Film Review: Popstar: Never Stop Never Stopping

Popstar: Never Stop Never Stopping is a silly and stupid send up of rock documentaries in the best way possible, with the Lonely Island guys keeping things fresh throughout.

Following the breakup of his former band, The Style Boyz, Conner4Real anticipates the release of his upcoming second album and all of the fallout surrounding it and his public image. When things start falling apart for Conner, he desperately tries to hold on to his station in life, arrogantly pushing against everything that makes sense in his world.

Starring the Lonely Island trio of Andy Samberg (Conner4Real), Jorma Taccone (Owen) and Akiva Schaffer (Lawrence), the latter two are co-directors, these guys know each other so well and execute their specific brand of comedy. If you were never a big fan of their previous work on SNL, Hot Rod or MacGruber, Popstar: Never Stop Never Stopping is not likely to change your mind, but if you are tuned into their wavelength you will for sure get a lot out of this. They continue to produce music that is pretty catchy, and often hilarious, perfectly poking fun at the current pop music landscape.

The trio keeps things fresh by treating every five minutes or so like a new skit, finding a different angle of humor to play with surrounding Conner4Real’s absurd persona. Conner4Real is an absurd character to start with, but the concert film genre itself provides plenty of room parody too. Musicians are a ripe group of personalities to poke fun at and while Samberg and crew certainly write some good jokes at their expense, part of the film’s real charm is getting many of musicians to come and participate in the humor. The interview elements of this faux documentary are littered with familiar faces and they all are happy to play ball, often at their own expense.

Not all of the bits work 100%, no comedy can pull that off, but the average is plenty high and if anything isn’t working for you, as mentioned above, the film moves on fairly quickly to its next premise. Bill Hader pops up a couple times, as does Justin TImberlake, and I wish we got more of both of those guys. Tim Meadows shows up and is great as always, getting to just be broad and silly as Conner4Real’s manager. Sarah Silverman makes the most out of a role that is mostly asking her to move the plot along, but I wish she got even more room to show off her sense of humor. The CMZ crew almost steals the movie, as Will Arnett, Mike Birbiglia, Eric André and Chelsea Peretti deliver such self-loathing hilarity that rings entirely true to the TMZ idiots they are mocking.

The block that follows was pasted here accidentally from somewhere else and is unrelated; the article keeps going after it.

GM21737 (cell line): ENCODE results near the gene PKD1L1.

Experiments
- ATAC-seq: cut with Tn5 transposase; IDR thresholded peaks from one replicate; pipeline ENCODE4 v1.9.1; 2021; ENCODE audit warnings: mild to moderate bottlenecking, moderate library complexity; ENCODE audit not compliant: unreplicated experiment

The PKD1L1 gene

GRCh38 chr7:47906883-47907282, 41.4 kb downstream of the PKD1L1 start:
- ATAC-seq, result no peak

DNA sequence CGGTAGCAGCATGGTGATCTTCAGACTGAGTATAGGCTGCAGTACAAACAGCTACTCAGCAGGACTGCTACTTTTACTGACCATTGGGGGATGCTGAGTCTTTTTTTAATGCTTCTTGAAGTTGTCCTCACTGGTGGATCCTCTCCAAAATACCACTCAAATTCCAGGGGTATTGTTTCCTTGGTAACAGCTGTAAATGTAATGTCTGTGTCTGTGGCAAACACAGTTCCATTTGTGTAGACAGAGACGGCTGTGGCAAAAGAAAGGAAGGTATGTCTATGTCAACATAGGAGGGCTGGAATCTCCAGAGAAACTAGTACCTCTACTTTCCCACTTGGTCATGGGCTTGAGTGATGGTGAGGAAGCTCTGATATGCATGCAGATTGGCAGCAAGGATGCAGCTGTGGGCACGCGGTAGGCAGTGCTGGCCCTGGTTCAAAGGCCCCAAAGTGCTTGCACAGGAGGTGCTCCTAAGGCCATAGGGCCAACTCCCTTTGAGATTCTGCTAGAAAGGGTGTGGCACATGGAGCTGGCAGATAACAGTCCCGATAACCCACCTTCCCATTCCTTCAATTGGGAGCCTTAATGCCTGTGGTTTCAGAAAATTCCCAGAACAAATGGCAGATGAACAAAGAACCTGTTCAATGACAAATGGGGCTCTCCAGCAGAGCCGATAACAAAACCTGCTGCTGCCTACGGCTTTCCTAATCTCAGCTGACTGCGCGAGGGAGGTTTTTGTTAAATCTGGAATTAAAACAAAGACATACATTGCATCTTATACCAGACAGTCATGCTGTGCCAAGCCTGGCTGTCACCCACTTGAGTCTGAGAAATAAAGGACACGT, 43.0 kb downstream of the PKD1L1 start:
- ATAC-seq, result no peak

The Lonely Island trio are delivering familiar roles for themselves, but they are parts they are all quite good at. Schaffer is stretching the most, and it works, as he is the most camera shy of the three. As the reclusive genius behind The Style Boyz, Schaffer gets to play a quiet and odd duck in the country, interacting with nothing but the camera, this seems like a good fit for him. Straight faced and grumpy, Schaffer is good at delivering this one note. Taccone plays a simpletonesque yes man to Conner4Real, but he finds a nice layer in that performance as he meekly tries to bring The Style Boyz back together. He finds a nice arc in standing up for himself and really ends up being the glue that sticks all of these guys together. Samberg plays the lead, and is clearly the most seasoned actor of the bunch, not to take anything away from the other guys. Samberg plays Conner4Real perfectly, he’s not an idiot, he just makes bad decisions and can get jealous. The role could have really devolved into a hateful, mean spirited character, but there is a heart to Samberg, and everyone’s, performance that makes the film work so well. Sure, there are a bunch of dumb, crude, silly and over the top jokes made throughout Popstar, but The Lonely Island trio never forgets to ground the film around The Style Boyz friendship.

Popstar: Never Stop Never Stopping is a fun and silly send up of music documentaries. The creative trio keeps the ball moving and never allow a gimmick to get stale. Every gag isn’t a home run, but the average is still pretty high and that is more than you can ask for in a comedy. The music is good, there are a lot of fun performances and they hit the exact one they were going for. Don’t miss it if you are a fan of The Lonely Island.

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